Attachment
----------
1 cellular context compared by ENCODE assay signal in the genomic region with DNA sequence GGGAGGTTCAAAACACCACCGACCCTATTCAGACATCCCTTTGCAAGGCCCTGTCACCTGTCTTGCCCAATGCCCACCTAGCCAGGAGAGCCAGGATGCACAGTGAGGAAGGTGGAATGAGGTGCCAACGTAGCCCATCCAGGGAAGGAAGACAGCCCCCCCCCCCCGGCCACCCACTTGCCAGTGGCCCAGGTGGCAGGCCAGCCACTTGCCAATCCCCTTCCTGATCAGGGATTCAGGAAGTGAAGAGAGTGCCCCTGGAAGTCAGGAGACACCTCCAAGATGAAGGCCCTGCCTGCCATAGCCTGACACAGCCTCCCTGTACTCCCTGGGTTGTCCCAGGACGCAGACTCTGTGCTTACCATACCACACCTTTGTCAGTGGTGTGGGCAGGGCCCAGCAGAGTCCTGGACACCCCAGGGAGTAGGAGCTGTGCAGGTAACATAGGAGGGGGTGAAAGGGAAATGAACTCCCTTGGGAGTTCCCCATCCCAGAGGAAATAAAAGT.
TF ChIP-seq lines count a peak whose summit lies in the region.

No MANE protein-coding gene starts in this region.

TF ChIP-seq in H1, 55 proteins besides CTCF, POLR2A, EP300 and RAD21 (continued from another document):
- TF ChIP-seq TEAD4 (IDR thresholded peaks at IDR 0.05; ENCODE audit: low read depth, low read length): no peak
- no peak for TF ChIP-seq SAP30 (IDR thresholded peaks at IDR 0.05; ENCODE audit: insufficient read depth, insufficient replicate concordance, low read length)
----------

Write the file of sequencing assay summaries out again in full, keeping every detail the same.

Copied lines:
1 cellular context compared by ENCODE assay signal in the genomic region with DNA sequence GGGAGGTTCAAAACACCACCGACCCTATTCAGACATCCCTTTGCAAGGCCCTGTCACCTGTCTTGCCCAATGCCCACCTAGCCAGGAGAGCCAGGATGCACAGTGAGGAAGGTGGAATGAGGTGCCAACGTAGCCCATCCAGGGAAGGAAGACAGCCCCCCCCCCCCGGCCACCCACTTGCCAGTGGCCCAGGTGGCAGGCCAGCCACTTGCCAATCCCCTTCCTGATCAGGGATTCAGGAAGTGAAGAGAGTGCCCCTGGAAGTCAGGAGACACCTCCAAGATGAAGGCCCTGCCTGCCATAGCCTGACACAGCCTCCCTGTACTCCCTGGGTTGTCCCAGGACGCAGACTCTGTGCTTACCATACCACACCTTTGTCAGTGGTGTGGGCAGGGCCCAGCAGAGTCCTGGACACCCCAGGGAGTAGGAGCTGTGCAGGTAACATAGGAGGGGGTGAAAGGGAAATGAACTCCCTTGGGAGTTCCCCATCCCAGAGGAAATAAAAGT.
TF ChIP-seq lines count a peak whose summit lies in the region.

No MANE protein-coding gene starts in this region.

TF ChIP-seq in H1, 55 proteins besides CTCF, POLR2A, EP300 and RAD21 (continued from another document):
- TF ChIP-seq TEAD4 (IDR thresholded peaks at IDR 0.05; ENCODE audit: low read depth, low read length): no peak
- no peak for TF ChIP-seq SAP30 (IDR thresholded peaks at IDR 0.05; ENCODE audit: insufficient read depth, insufficient replicate concordance, low read length)